Mothers Use Peer Support to Prevent Behavioral Health Issues: New GlassBook Project Exhibit and Advocacy Effort Addresses the Struggles of Mothers of Special Needs Children
Thursday, July 7, 2011 • 6:44am
In June, nearly 20 mothers in northern New Jersey gathered to begin an advocacy and education effort that they hope will raise the national consciousness of what it is like to be a caregiver to a child with special needs. The mothers are the most recent GlassBook Project participants who have created an advocacy accordion glass book that they hope, through exhibition, will draw the attention of policymakers, agency and program administrators, community leaders and others. The book is titled “Breathless: Mothers of Children with Special Needs.”
In addition to the creation of the glass book, an issue brief (provided upon request) was also created to highlight some of the struggles such as Depression (2-3 times higher) and anxiety; illness and fatigue; isolation (family, friends, school, dating relationships, faith community, etc.); violence and uncontrollable behavior; job and career struggles and financial strain (from costs of specialists and impact on the job).
The mothers participating in this effort connected through a program called Mom2Mom, a peer support initiative of the University of Medicine and Dentistry of New Jersey. As with other populations like veterans and mental health consumers, these mothers have found great comfort, validation and connection through the peer support program.
The group strategized with national trauma expert Helga Luest to identify areas of advocacy that are also outline in the issue brief. They include:
- A national education campaign to raise awareness of what special needs families go through. This will help to reduce stigma and isolation, while building a broader support network.
- Peer support programs where mothers can provide support and validation. Peer support should be a medically supported and reimbursable expense and is essential in the prevention of behavioral and other health concerns.
- Behavioral support benefits for the mother so that she can remain an active caregiver, avoiding the costly placement of the child/adult in an institutional setting.
- Attention to integrated family care, where services are coordinated across systems, not only to support the health of the special needs child and the entire family.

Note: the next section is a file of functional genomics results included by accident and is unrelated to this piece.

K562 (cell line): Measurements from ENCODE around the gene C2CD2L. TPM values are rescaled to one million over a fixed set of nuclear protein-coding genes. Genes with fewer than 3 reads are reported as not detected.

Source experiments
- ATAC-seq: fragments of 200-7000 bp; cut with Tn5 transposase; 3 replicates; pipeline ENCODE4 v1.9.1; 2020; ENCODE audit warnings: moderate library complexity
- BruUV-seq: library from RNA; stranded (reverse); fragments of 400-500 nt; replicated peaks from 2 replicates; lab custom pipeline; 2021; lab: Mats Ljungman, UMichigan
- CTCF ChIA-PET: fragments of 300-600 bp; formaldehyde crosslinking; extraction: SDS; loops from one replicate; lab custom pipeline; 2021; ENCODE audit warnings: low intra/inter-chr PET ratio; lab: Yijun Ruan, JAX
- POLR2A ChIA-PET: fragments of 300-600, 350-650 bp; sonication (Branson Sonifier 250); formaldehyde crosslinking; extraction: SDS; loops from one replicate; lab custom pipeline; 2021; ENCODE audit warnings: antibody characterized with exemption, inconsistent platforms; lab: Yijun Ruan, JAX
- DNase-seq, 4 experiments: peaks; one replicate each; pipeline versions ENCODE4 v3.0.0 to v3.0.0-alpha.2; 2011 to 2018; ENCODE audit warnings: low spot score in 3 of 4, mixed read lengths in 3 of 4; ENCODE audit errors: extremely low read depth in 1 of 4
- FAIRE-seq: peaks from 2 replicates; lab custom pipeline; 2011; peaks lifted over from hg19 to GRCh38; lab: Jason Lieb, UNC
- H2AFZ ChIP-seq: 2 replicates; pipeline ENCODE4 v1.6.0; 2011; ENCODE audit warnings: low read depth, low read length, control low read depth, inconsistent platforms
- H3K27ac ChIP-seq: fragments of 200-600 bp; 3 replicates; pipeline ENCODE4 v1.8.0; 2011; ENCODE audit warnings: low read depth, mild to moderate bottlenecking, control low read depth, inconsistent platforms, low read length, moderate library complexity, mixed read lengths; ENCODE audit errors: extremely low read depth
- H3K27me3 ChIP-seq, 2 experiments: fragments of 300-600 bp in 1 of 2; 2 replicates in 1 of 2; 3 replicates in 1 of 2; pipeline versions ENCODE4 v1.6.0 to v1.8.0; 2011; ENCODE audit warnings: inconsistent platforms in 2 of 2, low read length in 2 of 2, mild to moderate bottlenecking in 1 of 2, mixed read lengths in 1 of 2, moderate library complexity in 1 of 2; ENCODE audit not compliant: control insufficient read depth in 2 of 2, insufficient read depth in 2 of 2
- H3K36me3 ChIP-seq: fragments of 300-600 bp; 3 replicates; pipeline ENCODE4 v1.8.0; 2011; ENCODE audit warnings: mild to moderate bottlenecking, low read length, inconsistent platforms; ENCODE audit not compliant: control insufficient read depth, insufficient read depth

- Workplace accommodations so that mothers can provide the needed care for their special needs children without the risk of job and wage loss.
The “Breathless: Mothers of Children with Special Needs” book will be unveiled at:
WHEN: Thursday, July 7, 2011 from 2-4 pm
WHERE: Paul Robeson Gallery
350 Dr Martin Luther King Junior Boulevard
Newark, New Jersey
RSVP: with Dawn at 877-914-6662
About this Advocacy Effort
MOM2MOM is a peer support program based at the University of Medicine and Dentistry of New Jersey. The MOM2MOM program was designed as the missing link for mothers of special needs children, realizing that these primary caregivers experience loss, depression, violence, isolation and more. Support is provided via a hotline, support groups, live chats and referrals. To learn more about MOM2MOM visit www.mom2mom.us.com or call 877-914-6662.
This advocacy effort was done in partnership with the GlassBook Project, a collaborative effort of Artist Nick Kline and Witness Justice, a national nonprofit organization addressing the needs of survivors of trauma and violence. The GlassBook Project builds understanding of responses to trauma that often cause stigma or discrimination. Instruction for this collection was given by Sarah Stengle, artist; Nick Kline, artist; and Helga Luest, advocate and trauma expert. Mothers involved in the MOM2MOM program created the “Breathless” advocacy glass book that is planned for exhibition in New Jersey and the country to raise awareness and garner support.